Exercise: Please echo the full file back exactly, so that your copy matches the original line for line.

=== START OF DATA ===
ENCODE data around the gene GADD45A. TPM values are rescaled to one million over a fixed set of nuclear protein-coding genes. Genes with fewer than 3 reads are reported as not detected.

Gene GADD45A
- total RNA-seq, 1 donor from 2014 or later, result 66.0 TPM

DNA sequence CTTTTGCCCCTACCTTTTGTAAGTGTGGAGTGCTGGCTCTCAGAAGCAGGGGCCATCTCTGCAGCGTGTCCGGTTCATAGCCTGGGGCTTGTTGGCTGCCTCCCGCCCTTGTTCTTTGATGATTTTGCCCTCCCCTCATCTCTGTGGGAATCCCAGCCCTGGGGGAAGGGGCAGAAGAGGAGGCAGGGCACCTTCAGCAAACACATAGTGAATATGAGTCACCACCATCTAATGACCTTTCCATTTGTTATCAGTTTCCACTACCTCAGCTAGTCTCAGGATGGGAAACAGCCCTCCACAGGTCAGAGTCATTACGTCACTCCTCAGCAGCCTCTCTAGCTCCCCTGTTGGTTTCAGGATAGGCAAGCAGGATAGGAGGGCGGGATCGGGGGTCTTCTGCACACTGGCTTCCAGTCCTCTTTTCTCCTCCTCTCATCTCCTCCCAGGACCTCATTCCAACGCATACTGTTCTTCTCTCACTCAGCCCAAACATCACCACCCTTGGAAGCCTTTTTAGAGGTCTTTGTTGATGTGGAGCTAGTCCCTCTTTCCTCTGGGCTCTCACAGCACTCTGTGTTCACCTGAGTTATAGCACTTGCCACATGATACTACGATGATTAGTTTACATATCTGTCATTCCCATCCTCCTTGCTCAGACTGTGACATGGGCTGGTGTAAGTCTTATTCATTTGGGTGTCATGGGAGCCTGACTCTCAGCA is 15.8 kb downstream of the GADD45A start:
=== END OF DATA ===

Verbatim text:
ENCODE data around the gene GADD45A. TPM values are rescaled to one million over a fixed set of nuclear protein-coding genes. Genes with fewer than 3 reads are reported as not detected.

Gene GADD45A
- total RNA-seq, 1 donor from 2014 or later, result 66.0 TPM

DNA sequence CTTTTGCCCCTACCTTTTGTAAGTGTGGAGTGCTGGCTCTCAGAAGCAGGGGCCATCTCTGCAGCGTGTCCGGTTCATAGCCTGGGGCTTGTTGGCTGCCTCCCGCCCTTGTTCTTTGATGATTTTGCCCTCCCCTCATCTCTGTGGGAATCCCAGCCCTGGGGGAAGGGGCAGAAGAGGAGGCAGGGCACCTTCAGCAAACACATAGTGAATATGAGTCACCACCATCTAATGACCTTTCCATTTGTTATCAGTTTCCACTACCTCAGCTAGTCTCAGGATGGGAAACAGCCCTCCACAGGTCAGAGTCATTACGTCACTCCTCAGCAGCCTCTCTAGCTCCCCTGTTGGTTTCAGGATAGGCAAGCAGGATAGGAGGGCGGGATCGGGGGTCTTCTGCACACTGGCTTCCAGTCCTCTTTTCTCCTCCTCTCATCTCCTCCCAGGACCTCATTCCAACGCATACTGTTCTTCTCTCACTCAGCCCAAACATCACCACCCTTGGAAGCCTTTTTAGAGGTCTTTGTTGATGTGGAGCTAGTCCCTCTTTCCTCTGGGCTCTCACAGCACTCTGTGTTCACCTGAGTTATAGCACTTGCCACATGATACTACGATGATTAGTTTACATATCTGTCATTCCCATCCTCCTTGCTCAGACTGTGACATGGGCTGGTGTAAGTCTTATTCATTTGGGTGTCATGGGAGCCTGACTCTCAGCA is 15.8 kb downstream of the GADD45A start: